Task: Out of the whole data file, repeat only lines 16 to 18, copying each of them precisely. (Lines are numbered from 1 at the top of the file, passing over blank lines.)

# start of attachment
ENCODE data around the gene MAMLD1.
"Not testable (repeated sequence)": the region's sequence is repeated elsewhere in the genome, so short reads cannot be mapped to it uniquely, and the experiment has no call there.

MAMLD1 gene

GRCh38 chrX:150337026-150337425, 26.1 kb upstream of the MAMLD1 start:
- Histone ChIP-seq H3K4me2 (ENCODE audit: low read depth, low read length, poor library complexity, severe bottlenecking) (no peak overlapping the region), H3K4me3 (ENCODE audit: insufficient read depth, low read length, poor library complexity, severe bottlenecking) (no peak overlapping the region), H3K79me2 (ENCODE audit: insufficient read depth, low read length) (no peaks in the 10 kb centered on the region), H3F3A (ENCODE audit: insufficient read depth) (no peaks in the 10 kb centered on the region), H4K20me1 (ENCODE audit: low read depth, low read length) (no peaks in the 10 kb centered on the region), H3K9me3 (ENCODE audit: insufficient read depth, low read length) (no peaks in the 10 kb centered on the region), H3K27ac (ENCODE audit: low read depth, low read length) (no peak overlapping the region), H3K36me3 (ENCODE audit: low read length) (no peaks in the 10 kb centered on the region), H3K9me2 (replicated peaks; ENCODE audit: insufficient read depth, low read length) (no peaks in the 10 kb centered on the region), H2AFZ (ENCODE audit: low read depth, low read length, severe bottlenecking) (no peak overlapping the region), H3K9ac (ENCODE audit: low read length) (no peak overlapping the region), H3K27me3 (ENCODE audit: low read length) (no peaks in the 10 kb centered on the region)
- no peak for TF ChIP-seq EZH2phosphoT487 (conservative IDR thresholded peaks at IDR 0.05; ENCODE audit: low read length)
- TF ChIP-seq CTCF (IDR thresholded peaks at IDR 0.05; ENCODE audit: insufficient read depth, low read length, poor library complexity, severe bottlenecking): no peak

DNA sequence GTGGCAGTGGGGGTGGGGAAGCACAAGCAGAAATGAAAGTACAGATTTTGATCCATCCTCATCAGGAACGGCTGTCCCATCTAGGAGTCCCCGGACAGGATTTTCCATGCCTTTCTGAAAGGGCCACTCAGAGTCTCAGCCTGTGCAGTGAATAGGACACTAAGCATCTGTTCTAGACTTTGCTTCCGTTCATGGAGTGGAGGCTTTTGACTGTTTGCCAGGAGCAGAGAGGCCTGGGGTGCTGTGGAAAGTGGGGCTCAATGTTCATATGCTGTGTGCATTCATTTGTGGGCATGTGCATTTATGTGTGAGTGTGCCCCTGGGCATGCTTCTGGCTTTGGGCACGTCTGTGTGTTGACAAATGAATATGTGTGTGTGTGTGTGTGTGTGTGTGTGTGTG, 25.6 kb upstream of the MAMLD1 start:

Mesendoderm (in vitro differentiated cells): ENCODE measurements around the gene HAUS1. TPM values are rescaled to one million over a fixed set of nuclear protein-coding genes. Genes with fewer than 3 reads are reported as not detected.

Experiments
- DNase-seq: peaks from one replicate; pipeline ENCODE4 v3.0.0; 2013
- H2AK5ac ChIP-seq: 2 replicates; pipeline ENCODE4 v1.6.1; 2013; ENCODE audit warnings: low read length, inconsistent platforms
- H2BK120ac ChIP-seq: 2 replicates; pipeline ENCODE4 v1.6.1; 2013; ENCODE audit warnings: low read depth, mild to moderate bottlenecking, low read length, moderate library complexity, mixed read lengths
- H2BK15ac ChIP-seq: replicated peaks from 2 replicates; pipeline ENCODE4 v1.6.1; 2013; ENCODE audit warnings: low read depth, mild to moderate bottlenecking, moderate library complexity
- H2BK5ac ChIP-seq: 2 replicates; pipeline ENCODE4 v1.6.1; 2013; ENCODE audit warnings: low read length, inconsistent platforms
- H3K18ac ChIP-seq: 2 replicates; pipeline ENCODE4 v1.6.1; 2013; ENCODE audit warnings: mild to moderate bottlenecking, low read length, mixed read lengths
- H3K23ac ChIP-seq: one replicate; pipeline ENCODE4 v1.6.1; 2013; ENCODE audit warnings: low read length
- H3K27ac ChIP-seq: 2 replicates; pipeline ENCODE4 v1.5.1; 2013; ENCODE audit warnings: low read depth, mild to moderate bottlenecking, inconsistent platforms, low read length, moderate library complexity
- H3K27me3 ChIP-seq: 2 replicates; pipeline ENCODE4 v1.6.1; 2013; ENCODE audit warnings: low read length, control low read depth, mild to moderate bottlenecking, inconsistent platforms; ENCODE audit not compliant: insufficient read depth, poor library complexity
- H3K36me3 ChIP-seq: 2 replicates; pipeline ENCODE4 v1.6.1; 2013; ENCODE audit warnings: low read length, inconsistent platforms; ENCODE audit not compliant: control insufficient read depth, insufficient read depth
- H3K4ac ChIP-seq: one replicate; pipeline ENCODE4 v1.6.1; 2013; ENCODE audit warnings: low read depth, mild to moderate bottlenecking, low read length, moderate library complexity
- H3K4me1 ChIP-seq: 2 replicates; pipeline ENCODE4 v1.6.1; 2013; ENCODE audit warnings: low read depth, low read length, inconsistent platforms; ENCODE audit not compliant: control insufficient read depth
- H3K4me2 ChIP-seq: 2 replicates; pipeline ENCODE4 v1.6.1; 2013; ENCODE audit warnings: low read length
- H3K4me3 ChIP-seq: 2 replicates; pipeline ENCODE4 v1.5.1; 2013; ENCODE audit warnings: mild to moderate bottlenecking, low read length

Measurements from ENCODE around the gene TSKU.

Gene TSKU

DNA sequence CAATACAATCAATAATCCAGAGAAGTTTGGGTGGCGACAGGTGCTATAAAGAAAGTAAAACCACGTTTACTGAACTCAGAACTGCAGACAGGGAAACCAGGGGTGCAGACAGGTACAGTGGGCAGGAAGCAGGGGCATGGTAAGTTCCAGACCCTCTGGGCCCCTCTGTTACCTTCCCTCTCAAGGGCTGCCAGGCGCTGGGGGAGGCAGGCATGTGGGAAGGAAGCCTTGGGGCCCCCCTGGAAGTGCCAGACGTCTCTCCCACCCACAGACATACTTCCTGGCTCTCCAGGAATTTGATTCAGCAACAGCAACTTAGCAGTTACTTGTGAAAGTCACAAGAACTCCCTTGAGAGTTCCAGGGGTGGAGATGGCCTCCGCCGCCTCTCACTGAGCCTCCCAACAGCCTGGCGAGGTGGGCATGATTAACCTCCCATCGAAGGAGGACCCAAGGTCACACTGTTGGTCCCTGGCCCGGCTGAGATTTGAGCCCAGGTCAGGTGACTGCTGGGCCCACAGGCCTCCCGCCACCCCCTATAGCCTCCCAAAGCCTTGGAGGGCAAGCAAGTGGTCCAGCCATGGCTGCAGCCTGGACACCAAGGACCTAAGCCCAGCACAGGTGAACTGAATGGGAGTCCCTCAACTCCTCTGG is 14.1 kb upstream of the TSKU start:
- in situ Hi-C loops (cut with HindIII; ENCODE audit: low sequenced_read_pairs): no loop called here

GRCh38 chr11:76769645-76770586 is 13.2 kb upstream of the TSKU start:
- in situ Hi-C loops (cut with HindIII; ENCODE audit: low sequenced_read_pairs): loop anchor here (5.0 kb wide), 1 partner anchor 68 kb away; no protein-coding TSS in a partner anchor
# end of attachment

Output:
- H3K18ac ChIP-seq: 2 replicates; pipeline ENCODE4 v1.6.1; 2013; ENCODE audit warnings: mild to moderate bottlenecking, low read length, mixed read lengths
- H3K23ac ChIP-seq: one replicate; pipeline ENCODE4 v1.6.1; 2013; ENCODE audit warnings: low read length
- H3K27ac ChIP-seq: 2 replicates; pipeline ENCODE4 v1.5.1; 2013; ENCODE audit warnings: low read depth, mild to moderate bottlenecking, inconsistent platforms, low read length, moderate library complexity